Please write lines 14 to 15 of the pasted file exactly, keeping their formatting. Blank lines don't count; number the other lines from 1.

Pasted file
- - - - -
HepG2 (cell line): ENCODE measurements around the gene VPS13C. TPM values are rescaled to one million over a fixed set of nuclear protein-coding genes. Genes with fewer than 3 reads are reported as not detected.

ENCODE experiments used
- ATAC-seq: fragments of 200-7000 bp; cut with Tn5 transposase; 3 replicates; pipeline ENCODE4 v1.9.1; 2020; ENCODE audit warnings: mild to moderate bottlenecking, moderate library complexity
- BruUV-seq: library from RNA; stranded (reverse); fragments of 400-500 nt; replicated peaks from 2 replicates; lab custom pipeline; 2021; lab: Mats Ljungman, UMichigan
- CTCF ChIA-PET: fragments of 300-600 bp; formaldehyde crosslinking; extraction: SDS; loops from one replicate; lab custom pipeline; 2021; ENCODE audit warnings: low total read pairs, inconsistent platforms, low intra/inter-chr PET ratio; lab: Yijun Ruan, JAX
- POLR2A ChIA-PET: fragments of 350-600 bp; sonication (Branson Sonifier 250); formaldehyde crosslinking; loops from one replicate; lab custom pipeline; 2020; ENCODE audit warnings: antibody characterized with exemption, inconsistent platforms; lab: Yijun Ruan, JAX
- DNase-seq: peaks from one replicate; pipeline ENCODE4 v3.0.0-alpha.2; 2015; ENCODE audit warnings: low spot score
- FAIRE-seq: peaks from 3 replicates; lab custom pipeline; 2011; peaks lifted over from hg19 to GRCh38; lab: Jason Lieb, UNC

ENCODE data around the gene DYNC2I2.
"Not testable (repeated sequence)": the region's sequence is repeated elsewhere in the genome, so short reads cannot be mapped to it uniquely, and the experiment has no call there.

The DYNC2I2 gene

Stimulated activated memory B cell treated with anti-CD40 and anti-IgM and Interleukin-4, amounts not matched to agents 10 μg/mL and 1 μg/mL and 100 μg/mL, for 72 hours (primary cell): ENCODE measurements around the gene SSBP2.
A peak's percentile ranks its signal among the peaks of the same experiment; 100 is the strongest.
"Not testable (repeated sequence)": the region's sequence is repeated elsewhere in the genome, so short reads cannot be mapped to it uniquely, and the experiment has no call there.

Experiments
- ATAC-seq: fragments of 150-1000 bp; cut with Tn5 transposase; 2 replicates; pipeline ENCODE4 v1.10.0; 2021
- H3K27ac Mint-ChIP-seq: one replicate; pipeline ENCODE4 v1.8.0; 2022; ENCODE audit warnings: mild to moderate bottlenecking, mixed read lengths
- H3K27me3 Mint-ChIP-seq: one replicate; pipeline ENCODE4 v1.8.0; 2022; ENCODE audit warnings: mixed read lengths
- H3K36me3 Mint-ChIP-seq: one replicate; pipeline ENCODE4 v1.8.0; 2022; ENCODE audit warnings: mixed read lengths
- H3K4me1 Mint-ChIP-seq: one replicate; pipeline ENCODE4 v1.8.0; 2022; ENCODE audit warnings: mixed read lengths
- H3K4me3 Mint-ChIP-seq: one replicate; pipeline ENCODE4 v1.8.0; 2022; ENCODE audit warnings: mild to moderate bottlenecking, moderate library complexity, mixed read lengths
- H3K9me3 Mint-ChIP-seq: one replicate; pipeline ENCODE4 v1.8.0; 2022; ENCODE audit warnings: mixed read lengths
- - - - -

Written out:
"Not testable (repeated sequence)": the region's sequence is repeated elsewhere in the genome, so short reads cannot be mapped to it uniquely, and the experiment has no call there.

Experiments